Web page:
My family never got too into spring cleaning. We did clean the house, of course, and there was always the first window-washing of the season, but we didn’t remove and launder the drapes (we had blinds). I switched out flannel sheets for something airier, but didn’t always get around to rotating the mattress. Sleds would be shuffled to the back corner of the garage, and bicycles moved forward, but the existing closets and dressers were sufficient storage for winter wear throughout the year.
In short, we did not follow Martha Stewart’s guide to spring cleaning—resealing grout lines, shampooing carpets, washing all screens with dish soap and a soft brush, gently beating upholstered cushions by hand in the fresh spring air. These things were done on more of an as-needed basis, and some of them were not-so-needed.
Even today, I mainly get to deep-cleaning projects when there’s something I just can’t take any longer—and when there’s something going on that I never see, like the dust behind the books on my shelf, I have a pretty high tolerance level.
I’m thinking about spring cleaning again right now, though. In part, it’s because after three years of accumulating more than we let go, my husband and I are on the verge of outgrowing our little New York apartment. As my time in seminary draws to a close, however, and we prepare to move on and out in just a couple short months, any motivation I have to try to organize and move as much as possible out of sight quickly fizzles.
At the same time, we’re nearing the end of Lent, which often feels to me like a sort of spiritual spring cleaning. Lenten disciplines often involve forgoing some extraneous thing that may not be bad, but perhaps has become distracting (and, for me at least, Lenten disciplines also generally involve a nice, humbling dose of a failure of willpower). Even the services, especially in the Episcopal churches where I now spend my Sundays, have something of a spare quality—a penitential air and a certain subtlety in the music and the turns of phrase.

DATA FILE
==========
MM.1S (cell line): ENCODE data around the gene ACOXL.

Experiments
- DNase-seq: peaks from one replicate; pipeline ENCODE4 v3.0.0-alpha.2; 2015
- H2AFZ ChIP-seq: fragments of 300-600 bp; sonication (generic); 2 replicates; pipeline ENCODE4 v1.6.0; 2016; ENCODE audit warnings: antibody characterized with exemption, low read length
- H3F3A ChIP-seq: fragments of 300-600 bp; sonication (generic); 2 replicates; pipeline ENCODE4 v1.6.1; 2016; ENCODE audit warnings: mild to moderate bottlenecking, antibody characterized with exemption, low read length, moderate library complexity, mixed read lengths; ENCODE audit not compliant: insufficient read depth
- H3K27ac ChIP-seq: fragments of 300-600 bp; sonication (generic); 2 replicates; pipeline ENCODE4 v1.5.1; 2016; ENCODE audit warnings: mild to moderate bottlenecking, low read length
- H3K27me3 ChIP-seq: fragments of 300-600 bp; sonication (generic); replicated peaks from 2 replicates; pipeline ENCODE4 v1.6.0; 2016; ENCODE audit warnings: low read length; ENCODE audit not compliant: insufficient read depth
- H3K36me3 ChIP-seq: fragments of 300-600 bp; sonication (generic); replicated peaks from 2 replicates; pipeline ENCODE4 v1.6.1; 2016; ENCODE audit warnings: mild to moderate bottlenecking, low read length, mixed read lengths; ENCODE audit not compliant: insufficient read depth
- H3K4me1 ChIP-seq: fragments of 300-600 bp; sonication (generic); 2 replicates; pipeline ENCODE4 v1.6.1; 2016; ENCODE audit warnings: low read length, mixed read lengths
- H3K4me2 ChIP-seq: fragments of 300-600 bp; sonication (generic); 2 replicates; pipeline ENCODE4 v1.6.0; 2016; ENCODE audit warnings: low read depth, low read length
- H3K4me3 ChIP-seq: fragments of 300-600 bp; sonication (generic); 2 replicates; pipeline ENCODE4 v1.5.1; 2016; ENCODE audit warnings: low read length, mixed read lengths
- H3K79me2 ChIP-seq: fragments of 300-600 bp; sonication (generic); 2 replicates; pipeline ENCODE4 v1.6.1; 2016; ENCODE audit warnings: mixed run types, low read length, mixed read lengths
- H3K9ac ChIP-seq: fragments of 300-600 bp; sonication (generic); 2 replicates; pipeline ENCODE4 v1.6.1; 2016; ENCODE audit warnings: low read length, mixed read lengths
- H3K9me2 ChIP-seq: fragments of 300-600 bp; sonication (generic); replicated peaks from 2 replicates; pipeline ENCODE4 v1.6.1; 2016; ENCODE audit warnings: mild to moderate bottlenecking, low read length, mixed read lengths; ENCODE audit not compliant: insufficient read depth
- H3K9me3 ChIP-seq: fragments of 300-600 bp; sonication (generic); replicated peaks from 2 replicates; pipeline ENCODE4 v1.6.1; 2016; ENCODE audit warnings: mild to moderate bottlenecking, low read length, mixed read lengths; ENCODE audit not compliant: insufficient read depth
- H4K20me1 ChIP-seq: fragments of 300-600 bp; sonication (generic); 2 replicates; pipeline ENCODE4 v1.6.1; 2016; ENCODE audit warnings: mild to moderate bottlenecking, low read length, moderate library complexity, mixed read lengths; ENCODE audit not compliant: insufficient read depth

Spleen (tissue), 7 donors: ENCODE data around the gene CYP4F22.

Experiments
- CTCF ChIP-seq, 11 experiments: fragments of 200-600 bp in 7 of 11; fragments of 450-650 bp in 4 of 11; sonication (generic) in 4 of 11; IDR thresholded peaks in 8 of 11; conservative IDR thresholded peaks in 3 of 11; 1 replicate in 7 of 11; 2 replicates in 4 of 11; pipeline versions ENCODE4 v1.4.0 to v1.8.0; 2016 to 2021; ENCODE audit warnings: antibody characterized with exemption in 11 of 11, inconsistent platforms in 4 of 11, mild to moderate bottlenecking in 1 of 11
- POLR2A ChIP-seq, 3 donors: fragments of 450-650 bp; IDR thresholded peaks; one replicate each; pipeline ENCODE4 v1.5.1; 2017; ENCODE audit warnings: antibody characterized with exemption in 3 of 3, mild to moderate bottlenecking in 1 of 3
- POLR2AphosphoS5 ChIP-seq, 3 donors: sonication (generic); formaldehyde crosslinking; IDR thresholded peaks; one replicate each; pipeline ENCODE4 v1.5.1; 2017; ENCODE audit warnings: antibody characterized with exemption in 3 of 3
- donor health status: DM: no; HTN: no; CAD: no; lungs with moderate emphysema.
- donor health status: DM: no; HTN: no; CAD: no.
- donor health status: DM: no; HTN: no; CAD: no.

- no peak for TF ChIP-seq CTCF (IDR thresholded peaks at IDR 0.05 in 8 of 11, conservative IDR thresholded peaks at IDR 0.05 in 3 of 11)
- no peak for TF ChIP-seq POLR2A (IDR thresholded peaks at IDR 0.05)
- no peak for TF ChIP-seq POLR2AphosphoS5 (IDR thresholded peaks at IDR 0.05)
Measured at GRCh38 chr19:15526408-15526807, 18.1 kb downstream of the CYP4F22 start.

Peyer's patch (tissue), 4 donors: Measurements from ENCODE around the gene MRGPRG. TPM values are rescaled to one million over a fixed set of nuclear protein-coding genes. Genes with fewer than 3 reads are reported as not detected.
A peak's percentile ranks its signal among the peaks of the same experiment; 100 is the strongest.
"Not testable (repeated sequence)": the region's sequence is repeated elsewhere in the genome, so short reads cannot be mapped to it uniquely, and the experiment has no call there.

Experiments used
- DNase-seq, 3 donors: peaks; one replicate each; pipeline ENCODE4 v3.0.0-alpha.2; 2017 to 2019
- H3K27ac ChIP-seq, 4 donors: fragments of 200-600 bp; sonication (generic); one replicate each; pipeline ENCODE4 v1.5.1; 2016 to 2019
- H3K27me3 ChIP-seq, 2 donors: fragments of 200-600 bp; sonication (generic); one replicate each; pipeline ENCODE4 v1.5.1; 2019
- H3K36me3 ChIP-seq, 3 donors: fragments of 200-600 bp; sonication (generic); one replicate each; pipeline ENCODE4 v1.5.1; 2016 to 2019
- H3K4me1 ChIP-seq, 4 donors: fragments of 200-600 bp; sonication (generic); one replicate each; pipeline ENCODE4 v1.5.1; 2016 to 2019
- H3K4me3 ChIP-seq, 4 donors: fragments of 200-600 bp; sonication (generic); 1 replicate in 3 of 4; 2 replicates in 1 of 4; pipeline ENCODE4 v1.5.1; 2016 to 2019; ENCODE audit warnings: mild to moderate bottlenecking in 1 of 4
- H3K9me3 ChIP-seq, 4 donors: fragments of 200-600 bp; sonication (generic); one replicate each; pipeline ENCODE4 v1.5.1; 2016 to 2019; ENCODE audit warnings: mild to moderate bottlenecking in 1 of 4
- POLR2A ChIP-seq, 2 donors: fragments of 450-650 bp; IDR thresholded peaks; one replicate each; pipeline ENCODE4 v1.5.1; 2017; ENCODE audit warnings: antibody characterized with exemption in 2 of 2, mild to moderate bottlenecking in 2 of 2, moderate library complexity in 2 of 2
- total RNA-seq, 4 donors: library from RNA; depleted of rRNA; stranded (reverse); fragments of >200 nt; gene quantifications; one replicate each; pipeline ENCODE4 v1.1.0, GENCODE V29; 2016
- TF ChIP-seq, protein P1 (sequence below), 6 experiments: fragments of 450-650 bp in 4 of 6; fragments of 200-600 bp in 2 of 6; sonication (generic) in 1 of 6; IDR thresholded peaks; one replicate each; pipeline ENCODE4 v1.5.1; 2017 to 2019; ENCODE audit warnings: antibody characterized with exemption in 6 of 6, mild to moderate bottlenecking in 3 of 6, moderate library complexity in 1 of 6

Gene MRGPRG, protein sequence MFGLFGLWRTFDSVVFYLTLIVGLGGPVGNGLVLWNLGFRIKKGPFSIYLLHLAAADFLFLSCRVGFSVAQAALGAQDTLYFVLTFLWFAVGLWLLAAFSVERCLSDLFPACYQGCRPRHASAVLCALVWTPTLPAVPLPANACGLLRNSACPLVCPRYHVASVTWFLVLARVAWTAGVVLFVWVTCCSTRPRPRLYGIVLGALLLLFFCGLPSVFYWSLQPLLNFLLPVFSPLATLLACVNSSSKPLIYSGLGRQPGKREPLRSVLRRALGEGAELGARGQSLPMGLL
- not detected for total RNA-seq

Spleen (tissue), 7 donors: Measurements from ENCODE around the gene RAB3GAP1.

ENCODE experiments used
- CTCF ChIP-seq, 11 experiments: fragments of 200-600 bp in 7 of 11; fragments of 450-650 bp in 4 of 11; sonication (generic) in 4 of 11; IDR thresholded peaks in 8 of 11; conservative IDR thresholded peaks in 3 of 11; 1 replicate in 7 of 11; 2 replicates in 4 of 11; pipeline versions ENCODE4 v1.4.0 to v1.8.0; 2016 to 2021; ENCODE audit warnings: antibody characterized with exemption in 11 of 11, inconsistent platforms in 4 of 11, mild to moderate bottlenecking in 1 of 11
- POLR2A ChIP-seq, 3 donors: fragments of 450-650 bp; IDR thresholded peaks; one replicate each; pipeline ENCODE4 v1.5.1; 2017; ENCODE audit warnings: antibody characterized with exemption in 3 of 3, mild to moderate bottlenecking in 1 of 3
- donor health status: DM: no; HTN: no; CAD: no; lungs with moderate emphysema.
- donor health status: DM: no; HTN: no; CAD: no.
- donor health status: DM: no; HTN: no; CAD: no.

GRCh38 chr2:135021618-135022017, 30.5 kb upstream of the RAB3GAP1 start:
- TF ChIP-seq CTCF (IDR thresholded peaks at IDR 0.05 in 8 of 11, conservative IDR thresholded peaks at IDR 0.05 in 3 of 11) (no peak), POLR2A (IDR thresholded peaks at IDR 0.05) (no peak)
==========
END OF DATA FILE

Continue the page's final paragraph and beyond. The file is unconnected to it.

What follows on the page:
And there’s something to be said for a certain clean quality, for a kind of tidying up. I admit, the whole Marie Kondo craze, while sometimes going a bit far for me (I do not thank my clothing for its service when I change out of it at the end of the day), holds a certain appeal in its call to get rid of those things that make you anxious and unhappy. It is a sort of housecleaning version of testing everything and holding to what is good.
I would even go so far as to say that tidying, a good spring cleaning that freshens any staleness that has settled in over a long winter, a commitment to ridding ourselves of what is superfluous and unhelpful and embracing gratitude for the good gifts we have, can be a spiritual practice.
It sounds like a stretch, I know—when I am hauling bags of laundry up and down four flights of stairs and across half a city block, I am not generally thinking about my spiritual growth and closeness to God. I have not yet reached the point where cleaning the toilet feels like an act of prayer, though Brother Lawrence would try to convince me otherwise.
Nevertheless, as winter gives way to spring and Lent gives way to Easter, I feel that need for spring cleaning. I want to throw open the windows—of my apartment and my spirit—and let in all the warmth and air and light.
Alissa Goudswaard Anderson (’10) lives with her husband Josh in New York City, where she is earning her Master of Divinity at General Theological Seminary. Alissa enjoys private kitchen dance parties, big Midwestern thunderstorms, and perusing other peoples’ bookshelves. For more, find her online at www.episcotheque.wordpress.com or tweet her @episcotheque.